When people think about going to Alaska, Denali National Park probably comes to mind first. For many Alaskans, they plan to go to the Kenai Peninsula. We have been in that region for weeks and have posts on Seward and Homer, two great places to visit. There are several other towns on the peninsula that are worth visiting too, especially for fishing. Alaskans, who are filling up freezers with fish, come to the Kenai by the thousands this time of year.
Speaking of fishing, one of the things that we just had to see was Alaskan dip netting. This is “fishing” that is only available for Alaskan residents and is allowed only from July 10th to July 31st. The beaches are lined with hundreds of people placing large nets in the water to snag a salmon.
We have had a lot of rain during our stay, and our time in the town of Kenai was no exception. Alaskans never let the weather stop them so we went to the popular dip netting spot to see this first hand. If you are going to stand in the ocean for hours, what is a little rain anyway?
They place these special nets vertically in the water and wait for the salmon to be caught on their way toward the mouth of the river at the Cook Inlet. The nets are so large that they barely fit on the top of a truck. Based on the size of their family, the residents have specific limits as to the number of fish they can catch and they hope to catch their limit for the year. The fish are fileted right on the beach so fish heads are scattered on the beach for the waiting birds.
Ice is an important commodity and coolers are a vital piece of equipment.
Kenai also reminds you that the US purchased Alaska from the Russians. The towns of Russian America predate US settlements by many years. The Russian influence continues to be visible and the Holy Assumption Russian Orthodox Church built in 1895 in Kenai is a prime example.
The Chapel of St Nicholas was built in 1906. Both buildings overlook the Kenai River at the Cook Inlet.
After visiting the town of Kenai we headed back toward the east side of the peninsula toward the town of Whittier. This port town was created as a “secret port” during WWII because it was typically not visible from the air, but its isolation required a very long train tunnel for access. The Anton Anderson Memorial Tunnel is the longest in North America at 2.5 miles. The tunnel is one lane which it shares with the Alaska Railroad! Every half hour the directional flow for vehicles is reversed, so some planning is involved to make your way to Whittier and back. There is a fee involved which is currently $13 round trip. RV travel via the tunnel is at a higher cost.
Whittier’s initial existence was purely military and was the port whereby which the US Army entered Alaska. Most of the original buildings are still in use with the most interesting aspect is that most all the town residents live in a single high rise. This building, along with another large abandoned high rise, were the largest buildings in Alaska when they were built in the 1950s.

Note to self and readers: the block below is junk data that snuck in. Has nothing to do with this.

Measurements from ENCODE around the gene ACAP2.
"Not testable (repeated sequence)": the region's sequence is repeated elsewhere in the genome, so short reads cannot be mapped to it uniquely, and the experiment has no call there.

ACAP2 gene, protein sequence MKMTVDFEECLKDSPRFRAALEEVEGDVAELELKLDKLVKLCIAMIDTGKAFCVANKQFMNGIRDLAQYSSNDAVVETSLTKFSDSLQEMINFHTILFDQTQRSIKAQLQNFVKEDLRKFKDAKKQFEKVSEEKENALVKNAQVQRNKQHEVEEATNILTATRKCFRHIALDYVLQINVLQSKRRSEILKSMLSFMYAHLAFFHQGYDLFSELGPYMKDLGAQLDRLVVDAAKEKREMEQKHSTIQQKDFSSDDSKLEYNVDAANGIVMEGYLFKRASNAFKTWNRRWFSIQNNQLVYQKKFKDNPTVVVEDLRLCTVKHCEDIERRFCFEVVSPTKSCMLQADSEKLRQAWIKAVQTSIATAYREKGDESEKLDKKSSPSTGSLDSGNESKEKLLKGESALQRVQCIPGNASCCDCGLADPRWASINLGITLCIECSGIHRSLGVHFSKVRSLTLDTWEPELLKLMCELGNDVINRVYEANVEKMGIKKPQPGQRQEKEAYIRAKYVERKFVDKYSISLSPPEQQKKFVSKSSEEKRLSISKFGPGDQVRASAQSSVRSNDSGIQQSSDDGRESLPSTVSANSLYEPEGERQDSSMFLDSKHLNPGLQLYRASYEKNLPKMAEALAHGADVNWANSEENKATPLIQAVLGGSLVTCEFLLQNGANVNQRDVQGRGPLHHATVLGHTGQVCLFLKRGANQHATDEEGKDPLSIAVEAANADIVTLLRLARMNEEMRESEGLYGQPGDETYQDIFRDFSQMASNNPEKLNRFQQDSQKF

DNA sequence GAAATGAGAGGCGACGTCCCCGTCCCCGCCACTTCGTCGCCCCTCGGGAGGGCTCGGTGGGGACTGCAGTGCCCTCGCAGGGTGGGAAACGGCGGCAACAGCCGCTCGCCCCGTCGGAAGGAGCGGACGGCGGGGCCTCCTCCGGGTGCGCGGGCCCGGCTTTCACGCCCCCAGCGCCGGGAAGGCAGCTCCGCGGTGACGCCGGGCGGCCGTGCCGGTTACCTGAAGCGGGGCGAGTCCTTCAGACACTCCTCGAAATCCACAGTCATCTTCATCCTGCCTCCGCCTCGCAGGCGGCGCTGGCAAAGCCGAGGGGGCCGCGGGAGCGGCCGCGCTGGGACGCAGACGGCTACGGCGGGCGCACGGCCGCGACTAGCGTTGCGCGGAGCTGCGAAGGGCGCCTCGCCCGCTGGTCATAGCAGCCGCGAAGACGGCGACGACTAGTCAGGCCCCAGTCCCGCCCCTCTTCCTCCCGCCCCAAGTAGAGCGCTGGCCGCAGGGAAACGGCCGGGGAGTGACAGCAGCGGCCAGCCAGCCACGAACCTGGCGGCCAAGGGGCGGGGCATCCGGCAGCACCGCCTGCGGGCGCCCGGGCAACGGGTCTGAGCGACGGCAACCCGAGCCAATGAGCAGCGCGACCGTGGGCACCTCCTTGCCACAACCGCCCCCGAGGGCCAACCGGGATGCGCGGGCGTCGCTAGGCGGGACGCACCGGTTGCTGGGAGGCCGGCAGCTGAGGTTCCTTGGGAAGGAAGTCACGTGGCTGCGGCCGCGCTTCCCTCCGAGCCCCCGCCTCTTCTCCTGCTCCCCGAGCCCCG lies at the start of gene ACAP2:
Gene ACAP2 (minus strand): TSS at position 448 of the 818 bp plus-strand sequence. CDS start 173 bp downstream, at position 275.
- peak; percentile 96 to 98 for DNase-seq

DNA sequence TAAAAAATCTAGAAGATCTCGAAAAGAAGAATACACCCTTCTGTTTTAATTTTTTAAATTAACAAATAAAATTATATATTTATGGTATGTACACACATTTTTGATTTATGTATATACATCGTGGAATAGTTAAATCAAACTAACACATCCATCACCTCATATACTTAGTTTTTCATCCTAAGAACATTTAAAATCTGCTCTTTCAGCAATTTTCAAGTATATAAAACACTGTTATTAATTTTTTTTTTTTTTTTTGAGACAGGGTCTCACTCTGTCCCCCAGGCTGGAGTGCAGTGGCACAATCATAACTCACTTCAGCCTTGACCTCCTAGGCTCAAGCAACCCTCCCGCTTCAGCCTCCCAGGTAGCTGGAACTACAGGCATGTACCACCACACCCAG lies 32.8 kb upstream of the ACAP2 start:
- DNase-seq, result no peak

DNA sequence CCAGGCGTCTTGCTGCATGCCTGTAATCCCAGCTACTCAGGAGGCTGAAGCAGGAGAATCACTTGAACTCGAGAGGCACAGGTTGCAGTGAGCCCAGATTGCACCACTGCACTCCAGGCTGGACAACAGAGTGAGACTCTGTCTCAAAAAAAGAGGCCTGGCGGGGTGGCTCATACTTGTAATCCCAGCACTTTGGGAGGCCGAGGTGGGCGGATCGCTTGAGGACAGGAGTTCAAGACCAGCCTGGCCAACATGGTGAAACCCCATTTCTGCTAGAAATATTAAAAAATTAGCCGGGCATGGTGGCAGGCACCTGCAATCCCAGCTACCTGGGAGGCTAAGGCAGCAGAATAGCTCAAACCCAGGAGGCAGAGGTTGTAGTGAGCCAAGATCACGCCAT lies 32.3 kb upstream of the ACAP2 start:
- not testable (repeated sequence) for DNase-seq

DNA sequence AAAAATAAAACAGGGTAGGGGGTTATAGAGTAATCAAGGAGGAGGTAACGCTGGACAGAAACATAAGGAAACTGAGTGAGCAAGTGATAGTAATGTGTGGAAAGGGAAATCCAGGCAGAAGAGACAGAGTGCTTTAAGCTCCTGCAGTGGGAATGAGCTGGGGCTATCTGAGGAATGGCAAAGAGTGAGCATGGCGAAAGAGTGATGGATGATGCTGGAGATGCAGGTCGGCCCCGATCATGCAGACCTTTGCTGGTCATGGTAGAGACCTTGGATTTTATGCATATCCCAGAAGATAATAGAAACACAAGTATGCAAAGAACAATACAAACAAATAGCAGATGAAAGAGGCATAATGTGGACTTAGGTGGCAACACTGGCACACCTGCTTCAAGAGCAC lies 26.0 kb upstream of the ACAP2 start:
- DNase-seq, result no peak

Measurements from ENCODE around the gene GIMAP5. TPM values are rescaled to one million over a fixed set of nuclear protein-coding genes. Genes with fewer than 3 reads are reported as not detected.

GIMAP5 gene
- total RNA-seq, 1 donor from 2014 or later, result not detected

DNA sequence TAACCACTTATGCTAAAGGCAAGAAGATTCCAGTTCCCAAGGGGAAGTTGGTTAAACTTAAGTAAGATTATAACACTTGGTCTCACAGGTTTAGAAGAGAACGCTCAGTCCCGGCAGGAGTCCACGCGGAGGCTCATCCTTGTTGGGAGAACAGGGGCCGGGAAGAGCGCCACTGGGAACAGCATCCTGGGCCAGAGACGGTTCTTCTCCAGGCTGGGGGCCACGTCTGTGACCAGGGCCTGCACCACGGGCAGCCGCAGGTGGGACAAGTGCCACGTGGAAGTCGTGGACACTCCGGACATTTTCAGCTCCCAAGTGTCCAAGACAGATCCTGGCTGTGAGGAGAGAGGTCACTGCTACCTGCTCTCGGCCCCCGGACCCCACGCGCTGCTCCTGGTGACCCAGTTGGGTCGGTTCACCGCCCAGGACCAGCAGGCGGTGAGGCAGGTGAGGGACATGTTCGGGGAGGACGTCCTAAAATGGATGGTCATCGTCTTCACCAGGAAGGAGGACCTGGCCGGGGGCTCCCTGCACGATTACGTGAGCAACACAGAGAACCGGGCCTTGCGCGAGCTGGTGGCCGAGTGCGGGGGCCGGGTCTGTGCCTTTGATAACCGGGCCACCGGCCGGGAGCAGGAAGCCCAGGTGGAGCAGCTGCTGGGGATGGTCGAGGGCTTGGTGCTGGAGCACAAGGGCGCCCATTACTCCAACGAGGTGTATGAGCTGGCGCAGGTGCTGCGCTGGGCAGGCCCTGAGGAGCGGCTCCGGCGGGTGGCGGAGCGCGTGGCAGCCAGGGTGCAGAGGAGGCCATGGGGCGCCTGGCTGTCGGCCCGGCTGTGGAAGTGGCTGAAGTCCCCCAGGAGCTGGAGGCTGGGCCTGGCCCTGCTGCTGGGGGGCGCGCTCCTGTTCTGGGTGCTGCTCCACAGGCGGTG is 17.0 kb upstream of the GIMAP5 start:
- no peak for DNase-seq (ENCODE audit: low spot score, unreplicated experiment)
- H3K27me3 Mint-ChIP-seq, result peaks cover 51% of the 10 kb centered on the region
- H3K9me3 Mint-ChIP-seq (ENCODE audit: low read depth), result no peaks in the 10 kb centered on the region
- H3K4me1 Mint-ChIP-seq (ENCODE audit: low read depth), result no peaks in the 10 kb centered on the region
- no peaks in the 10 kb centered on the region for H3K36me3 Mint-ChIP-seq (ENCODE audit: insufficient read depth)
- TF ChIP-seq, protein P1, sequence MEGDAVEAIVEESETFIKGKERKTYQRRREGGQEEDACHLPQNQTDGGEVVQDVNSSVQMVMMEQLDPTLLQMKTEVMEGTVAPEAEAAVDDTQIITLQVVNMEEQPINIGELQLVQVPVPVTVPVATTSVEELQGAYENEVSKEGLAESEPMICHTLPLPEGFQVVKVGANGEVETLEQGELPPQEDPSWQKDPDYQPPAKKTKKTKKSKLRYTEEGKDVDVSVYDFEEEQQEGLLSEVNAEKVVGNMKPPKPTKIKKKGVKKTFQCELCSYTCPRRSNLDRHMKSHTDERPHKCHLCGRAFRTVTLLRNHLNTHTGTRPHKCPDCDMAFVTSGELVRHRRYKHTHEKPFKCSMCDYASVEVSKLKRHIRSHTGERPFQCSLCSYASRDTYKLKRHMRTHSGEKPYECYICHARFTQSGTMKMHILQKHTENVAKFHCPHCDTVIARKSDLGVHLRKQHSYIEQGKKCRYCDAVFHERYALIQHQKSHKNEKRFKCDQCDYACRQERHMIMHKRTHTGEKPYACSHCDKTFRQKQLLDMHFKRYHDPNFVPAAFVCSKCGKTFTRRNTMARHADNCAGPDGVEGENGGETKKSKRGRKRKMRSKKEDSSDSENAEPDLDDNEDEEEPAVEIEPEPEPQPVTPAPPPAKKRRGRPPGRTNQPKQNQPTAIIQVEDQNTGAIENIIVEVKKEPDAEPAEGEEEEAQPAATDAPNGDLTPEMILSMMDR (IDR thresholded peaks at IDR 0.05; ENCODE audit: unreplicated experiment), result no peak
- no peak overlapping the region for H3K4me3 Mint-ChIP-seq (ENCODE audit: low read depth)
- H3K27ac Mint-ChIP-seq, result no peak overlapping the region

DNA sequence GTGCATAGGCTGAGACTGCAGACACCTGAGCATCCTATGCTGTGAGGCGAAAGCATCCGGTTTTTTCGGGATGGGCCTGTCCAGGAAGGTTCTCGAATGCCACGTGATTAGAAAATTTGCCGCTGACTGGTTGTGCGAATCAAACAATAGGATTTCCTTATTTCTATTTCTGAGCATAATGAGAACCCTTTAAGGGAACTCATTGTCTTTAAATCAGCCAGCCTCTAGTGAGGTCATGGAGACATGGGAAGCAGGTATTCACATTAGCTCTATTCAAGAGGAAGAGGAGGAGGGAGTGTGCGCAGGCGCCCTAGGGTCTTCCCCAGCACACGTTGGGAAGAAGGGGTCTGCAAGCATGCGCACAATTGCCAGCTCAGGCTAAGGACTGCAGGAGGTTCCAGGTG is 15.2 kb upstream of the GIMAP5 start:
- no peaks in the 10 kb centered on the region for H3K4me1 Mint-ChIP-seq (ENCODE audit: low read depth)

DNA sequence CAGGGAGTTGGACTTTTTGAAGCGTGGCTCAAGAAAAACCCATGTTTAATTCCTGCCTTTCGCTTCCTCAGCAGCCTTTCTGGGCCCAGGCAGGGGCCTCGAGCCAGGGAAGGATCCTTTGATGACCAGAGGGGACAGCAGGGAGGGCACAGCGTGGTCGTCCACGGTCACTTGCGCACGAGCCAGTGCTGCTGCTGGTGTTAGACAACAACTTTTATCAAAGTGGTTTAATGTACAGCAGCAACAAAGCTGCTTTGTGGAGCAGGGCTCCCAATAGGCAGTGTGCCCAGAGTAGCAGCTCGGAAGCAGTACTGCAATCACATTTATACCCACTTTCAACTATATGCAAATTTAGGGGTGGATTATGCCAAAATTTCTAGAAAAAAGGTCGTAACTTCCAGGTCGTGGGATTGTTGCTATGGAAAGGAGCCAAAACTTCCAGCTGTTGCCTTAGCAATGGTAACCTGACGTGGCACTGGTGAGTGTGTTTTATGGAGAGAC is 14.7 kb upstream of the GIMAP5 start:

Now cruise ships, fishing charters, Prince William Sound tour boats, and the Alaska Railroad dominate the businesses in this town of a little over 200 residents.
We visited the small but well annotated museum found in the local hotel and enjoyed lunch at one of the few restaurants in town. The Swiftwater Café, overlooking the harbor, had some excellent halibut, covered outdoor seating, and a friendly staff.
In spite of the rain, we managed to stay dry walking around the small town. It was a quick visit to Whittier since most of the historic buildings are not open to the public. One note for a future visit is that the Portage Pass Trail is near the tunnel entrance. It would be an excellent hike on a good weather day. We did check out the town’s only RV campground and were glad that we did not try to stay there. We understand though that there is a good free boon docking spot on the water near the tunnel entrance.
It was time to head out of the Kenai Peninsula toward the eastern part of the state. The towns in the Kenai Peninsula are very RV friendly, but you do want to stock up on items before you leave the Anchorage area because prices are significantly higher throughout the peninsula. Despite the higher prices, if you are visiting Alaska, the Kenai Peninsula is definitely where you should spend a large part of your time.
3 thoughts on “Au Revoir Kenai Peninsula”
Thanks! We had a great time there.